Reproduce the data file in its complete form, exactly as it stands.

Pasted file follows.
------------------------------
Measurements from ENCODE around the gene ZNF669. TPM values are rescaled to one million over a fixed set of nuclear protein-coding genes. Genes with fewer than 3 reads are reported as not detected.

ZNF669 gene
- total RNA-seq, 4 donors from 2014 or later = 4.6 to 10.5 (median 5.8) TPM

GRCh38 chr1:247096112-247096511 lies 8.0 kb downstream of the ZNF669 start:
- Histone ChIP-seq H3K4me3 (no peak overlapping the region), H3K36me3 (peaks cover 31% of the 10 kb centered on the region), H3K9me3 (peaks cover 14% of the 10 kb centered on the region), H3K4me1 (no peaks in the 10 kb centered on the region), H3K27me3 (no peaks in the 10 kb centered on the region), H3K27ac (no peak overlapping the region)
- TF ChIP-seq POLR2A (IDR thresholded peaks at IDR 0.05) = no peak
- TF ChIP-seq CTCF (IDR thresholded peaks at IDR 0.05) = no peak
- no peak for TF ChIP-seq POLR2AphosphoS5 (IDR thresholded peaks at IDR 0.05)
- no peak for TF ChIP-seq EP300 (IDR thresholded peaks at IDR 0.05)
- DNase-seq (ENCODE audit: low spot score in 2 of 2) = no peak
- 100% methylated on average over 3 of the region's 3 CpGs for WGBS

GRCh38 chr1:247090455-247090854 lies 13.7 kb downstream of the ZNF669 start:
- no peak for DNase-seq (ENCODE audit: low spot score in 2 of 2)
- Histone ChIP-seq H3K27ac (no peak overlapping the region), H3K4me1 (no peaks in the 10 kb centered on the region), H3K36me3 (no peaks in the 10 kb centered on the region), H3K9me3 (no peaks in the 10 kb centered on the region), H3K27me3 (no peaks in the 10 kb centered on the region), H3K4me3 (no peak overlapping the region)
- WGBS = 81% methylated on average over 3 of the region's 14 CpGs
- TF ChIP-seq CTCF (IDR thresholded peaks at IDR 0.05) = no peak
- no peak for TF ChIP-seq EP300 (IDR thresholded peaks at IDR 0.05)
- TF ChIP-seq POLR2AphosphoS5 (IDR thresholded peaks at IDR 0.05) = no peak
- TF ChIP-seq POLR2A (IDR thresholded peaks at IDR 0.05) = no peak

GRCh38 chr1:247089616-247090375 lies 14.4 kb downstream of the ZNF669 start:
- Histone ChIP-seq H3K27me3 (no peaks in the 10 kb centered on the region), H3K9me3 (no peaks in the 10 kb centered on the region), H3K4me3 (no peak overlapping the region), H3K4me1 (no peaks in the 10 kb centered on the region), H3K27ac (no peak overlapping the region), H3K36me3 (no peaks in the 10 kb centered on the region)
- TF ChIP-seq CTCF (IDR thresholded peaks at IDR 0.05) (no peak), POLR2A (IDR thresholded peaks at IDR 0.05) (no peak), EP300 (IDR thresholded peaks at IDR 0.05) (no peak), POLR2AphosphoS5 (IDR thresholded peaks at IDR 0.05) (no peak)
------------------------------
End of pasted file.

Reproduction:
Measurements from ENCODE around the gene ZNF669. TPM values are rescaled to one million over a fixed set of nuclear protein-coding genes. Genes with fewer than 3 reads are reported as not detected.

ZNF669 gene
- total RNA-seq, 4 donors from 2014 or later = 4.6 to 10.5 (median 5.8) TPM

GRCh38 chr1:247096112-247096511 lies 8.0 kb downstream of the ZNF669 start:
- Histone ChIP-seq H3K4me3 (no peak overlapping the region), H3K36me3 (peaks cover 31% of the 10 kb centered on the region), H3K9me3 (peaks cover 14% of the 10 kb centered on the region), H3K4me1 (no peaks in the 10 kb centered on the region), H3K27me3 (no peaks in the 10 kb centered on the region), H3K27ac (no peak overlapping the region)
- TF ChIP-seq POLR2A (IDR thresholded peaks at IDR 0.05) = no peak
- TF ChIP-seq CTCF (IDR thresholded peaks at IDR 0.05) = no peak
- no peak for TF ChIP-seq POLR2AphosphoS5 (IDR thresholded peaks at IDR 0.05)
- no peak for TF ChIP-seq EP300 (IDR thresholded peaks at IDR 0.05)
- DNase-seq (ENCODE audit: low spot score in 2 of 2) = no peak
- 100% methylated on average over 3 of the region's 3 CpGs for WGBS

GRCh38 chr1:247090455-247090854 lies 13.7 kb downstream of the ZNF669 start:
- no peak for DNase-seq (ENCODE audit: low spot score in 2 of 2)
- Histone ChIP-seq H3K27ac (no peak overlapping the region), H3K4me1 (no peaks in the 10 kb centered on the region), H3K36me3 (no peaks in the 10 kb centered on the region), H3K9me3 (no peaks in the 10 kb centered on the region), H3K27me3 (no peaks in the 10 kb centered on the region), H3K4me3 (no peak overlapping the region)
- WGBS = 81% methylated on average over 3 of the region's 14 CpGs
- TF ChIP-seq CTCF (IDR thresholded peaks at IDR 0.05) = no peak
- no peak for TF ChIP-seq EP300 (IDR thresholded peaks at IDR 0.05)
- TF ChIP-seq POLR2AphosphoS5 (IDR thresholded peaks at IDR 0.05) = no peak
- TF ChIP-seq POLR2A (IDR thresholded peaks at IDR 0.05) = no peak

GRCh38 chr1:247089616-247090375 lies 14.4 kb downstream of the ZNF669 start:
- Histone ChIP-seq H3K27me3 (no peaks in the 10 kb centered on the region), H3K9me3 (no peaks in the 10 kb centered on the region), H3K4me3 (no peak overlapping the region), H3K4me1 (no peaks in the 10 kb centered on the region), H3K27ac (no peak overlapping the region), H3K36me3 (no peaks in the 10 kb centered on the region)
- TF ChIP-seq CTCF (IDR thresholded peaks at IDR 0.05) (no peak), POLR2A (IDR thresholded peaks at IDR 0.05) (no peak), EP300 (IDR thresholded peaks at IDR 0.05) (no peak), POLR2AphosphoS5 (IDR thresholded peaks at IDR 0.05) (no peak)